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Kentucky Lawmakers To Consider Sweeping Changes To Criminal Justice System


Kentucky lawmakers will consider an extensive criminal justice reform bill next week designed to save the state money by keeping people out of jail.

The bill is the product of Gov. Matt Bevin’s Criminal Justice Policy Assessment Council, which was created last year and includes 23 state officials, lawmakers and policy advocates from around the state.

Although the legislation hasn’t been finalized, a late draft of the omnibus proposal had several major changes to the state’s criminal code, including a provision for “no money bail,” which would allow low-income Kentuckians charged with some crimes to be released from jail before trial even if they can’t afford to pay bail.

Lawmakers discussed the proposal in a hearing in Frankfort on Wednesday.

Sen. Whitney Westerfield, a Republican from Hopkinsville and co-chairman of the panel, said there are equal protection issues to consider when judges set bail for those accused of crimes.

“If a homeless man commits murder and a millionaire commits murder, you can’t both set their bonds at a million bucks,” he said. “One of those is able to pay that and get out. The other one’s going to have to sit there because they’re indigent. There’s no way to consistently apply it and make it constitutional across the board.”

The provision wouldn’t apply to violent, sexual, felony DUI or domestic-related crimes. Those considered to be a high risk for not showing up to their court date would also be prohibited from participating.

According to the Administrative Offices of the Courts, in 2016 about 51,000 people accused of crimes were unable to post a money bond. Among that population, 37,000 were considered “low-risk” and stayed an average of 109 days in jail, costing county jails roughly $100 million.

It costs about $39 per day to house someone in a Kentucky county jail.

Courtney Baxter, the commonwealth’s attorney for Henry, Oldham and Trimble Counties, said state prosecutors are concerned that the provision would improperly release those charged with drug crimes.

“We do have our concerns about judicial discretion, and as it relates to the issues of dealing with low-risk offenders and the ability to detain them as it relates to the drug addiction issues,” Baxter said.

Felony Theft, Child Support Limits Relaxed

The bill would raise the amount someone would have to steal to be considered felony theft from $500 to $2,000, and raise the amount to be charged with a felony for missed child support payments from $1,000 to $5,000.

Larue County Judge/Executive Tommy Turner said raising felony thresholds would burden counties because county attorneys and judges would have to handle cases previously managed by commonwealth’s attorneys.

“I think there’s just some issues here that we are going to have to delve through before it’s something that counties can sit back and say, this is going to be something that’s going to be good for us,” Turner said.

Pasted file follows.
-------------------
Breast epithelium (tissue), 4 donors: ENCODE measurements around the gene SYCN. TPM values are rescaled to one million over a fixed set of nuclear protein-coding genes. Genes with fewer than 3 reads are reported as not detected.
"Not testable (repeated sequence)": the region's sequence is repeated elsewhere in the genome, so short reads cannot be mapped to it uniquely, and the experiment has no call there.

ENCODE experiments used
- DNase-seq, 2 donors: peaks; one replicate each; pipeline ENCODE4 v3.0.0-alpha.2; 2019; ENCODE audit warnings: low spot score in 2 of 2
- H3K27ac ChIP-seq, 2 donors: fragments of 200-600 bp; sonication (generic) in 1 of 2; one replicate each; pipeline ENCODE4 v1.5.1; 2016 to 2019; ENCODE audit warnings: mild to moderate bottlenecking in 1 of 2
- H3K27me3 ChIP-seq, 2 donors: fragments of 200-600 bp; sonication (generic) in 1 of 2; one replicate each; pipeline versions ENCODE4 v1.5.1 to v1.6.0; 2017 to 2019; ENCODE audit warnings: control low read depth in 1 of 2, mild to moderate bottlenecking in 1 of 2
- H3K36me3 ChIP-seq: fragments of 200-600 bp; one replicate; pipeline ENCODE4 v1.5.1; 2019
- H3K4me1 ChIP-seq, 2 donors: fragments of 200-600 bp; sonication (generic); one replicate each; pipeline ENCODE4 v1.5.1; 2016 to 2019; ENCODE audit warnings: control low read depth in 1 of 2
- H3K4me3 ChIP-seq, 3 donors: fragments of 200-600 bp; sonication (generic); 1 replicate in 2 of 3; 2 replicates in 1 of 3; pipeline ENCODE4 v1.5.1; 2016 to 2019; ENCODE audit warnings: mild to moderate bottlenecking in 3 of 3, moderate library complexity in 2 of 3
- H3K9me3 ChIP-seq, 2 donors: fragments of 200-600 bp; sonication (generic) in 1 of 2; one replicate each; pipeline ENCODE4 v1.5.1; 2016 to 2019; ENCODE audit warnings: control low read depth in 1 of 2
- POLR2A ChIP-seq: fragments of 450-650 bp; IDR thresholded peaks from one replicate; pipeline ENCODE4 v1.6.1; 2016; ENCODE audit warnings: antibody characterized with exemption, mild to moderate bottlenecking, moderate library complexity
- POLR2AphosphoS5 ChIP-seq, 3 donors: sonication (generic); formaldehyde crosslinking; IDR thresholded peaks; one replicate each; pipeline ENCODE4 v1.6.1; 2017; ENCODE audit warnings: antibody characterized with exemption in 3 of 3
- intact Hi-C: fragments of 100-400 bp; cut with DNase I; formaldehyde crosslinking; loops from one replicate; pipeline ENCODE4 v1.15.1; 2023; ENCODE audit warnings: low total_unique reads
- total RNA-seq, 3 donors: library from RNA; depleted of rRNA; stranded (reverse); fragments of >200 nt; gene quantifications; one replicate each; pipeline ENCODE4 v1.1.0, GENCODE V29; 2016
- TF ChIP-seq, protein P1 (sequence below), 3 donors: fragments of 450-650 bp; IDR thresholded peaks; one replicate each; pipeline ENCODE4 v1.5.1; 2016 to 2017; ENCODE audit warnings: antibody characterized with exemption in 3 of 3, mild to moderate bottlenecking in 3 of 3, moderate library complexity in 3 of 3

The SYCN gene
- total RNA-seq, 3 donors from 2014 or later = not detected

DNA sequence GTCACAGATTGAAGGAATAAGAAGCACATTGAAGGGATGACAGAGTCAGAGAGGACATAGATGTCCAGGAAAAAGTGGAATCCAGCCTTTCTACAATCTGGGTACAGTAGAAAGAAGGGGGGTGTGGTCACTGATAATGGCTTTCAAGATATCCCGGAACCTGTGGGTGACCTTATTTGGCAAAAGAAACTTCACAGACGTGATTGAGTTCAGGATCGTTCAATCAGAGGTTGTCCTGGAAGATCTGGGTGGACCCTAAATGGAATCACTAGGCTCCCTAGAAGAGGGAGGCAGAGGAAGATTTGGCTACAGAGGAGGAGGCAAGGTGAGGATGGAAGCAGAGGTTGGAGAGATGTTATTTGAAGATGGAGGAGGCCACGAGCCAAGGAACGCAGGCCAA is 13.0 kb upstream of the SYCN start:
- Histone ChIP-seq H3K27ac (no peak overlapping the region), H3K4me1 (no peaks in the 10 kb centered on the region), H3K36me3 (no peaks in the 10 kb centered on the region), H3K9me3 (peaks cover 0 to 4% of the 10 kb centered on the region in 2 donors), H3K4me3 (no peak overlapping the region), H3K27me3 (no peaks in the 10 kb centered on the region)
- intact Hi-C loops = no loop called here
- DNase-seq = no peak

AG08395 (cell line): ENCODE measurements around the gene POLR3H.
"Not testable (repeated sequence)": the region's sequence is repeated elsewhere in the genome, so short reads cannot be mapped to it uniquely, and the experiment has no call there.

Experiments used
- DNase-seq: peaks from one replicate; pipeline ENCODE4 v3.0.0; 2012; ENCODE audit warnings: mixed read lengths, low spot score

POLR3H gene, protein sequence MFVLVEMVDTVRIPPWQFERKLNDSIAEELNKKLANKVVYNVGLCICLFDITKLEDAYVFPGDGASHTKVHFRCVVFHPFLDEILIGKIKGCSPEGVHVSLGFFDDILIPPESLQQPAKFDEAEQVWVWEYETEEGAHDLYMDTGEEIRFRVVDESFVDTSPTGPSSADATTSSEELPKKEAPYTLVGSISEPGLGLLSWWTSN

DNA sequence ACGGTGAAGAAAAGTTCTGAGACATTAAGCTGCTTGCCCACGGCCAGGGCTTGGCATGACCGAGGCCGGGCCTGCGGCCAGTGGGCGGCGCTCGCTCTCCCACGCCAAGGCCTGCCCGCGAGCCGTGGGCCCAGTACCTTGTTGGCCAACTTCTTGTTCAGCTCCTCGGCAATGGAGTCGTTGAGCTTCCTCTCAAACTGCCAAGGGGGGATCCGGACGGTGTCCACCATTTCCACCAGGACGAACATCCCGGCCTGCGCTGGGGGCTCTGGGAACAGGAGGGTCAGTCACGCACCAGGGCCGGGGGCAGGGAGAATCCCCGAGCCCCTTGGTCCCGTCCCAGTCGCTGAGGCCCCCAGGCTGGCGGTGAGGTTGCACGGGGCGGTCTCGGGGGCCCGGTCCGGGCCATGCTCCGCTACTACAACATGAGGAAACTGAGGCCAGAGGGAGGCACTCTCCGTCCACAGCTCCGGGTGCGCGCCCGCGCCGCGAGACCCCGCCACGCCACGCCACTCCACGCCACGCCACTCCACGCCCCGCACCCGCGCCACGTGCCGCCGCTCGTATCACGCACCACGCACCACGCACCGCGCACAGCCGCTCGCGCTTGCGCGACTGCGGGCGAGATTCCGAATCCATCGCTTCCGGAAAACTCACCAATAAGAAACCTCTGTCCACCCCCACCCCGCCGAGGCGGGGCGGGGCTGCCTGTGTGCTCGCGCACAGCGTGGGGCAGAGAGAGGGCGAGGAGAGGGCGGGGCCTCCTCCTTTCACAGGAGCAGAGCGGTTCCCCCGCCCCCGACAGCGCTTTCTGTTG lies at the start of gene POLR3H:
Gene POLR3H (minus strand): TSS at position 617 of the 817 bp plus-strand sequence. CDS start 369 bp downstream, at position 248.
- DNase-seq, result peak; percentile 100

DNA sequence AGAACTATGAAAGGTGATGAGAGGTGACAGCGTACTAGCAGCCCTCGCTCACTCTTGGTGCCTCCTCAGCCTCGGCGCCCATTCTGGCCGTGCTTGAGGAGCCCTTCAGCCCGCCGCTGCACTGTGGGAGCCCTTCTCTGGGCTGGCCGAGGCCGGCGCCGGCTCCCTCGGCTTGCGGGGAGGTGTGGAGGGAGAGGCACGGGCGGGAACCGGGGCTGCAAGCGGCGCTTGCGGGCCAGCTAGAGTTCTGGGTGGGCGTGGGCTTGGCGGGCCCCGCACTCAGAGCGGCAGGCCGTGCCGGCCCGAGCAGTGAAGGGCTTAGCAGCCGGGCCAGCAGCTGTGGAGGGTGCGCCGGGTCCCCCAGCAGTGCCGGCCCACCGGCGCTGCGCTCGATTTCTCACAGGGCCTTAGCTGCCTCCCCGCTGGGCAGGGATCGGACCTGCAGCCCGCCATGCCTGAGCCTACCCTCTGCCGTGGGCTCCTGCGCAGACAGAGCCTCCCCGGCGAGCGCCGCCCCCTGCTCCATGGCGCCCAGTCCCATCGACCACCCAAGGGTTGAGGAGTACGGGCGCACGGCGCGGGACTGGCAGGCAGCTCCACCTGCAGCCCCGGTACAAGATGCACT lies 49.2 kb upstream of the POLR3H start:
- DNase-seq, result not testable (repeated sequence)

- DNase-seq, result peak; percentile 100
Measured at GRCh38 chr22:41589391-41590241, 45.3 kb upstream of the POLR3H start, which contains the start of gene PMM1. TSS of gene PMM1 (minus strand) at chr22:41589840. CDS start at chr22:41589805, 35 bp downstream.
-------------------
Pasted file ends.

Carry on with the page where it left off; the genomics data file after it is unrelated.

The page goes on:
The bill would also allow companies to locate and employ prisoners inside the prison walls.

Labor Secretary Derrick Ramsey and other state officials recently traveled to Kansas, where a similar program is in place. He said it gave one prisoner he met “pride.”

“They were compensated I think roughly $9 per hour, somewhere near there. So part of the money was paid for restitution. Part of the money, this guy said that it allowed him to pay child support so that he wouldn’t be arrested once he got out,” Ramsey said.

Kentucky Supreme Court Justice Daniel Venters said trial judges might be uncomfortable with the changes but the bill moves the state “in a great direction.”

“I know judges have a little heartburn of the idea of it,” Venters said. “But I think, having been a trial judge, that’s mostly because it’s new and it’s unfamiliar, and we might have to work with our judges to increase the comfort level with this kind of program.”

A press conference announcing the legislation is scheduled for Tuesday at 11:30 a.m. The bill will likely be heard in committee on Friday of next week.

Other key provisions:

-The bill would forbid hiring and licensing boards from disqualifying applicants based on prior criminal convictions;

-create a drug supervision pilot program and release those convicted of certain drug crimes to the supervision of a “reentry team” that includes drug monitoring and treatment;

-and increase the amount of time those convicted of certain crimes would have to serve to become parole-eligible.

Ryland Barton is the Managing Editor for Collaboratives. He's covered politics and state government for NPR member stations KWBU in Waco and KUT in Austin. He has a bachelor's degree from the University of Chicago and a master's degree in journalism from the University of Texas. He grew up in Lexington.

Email Ryland at
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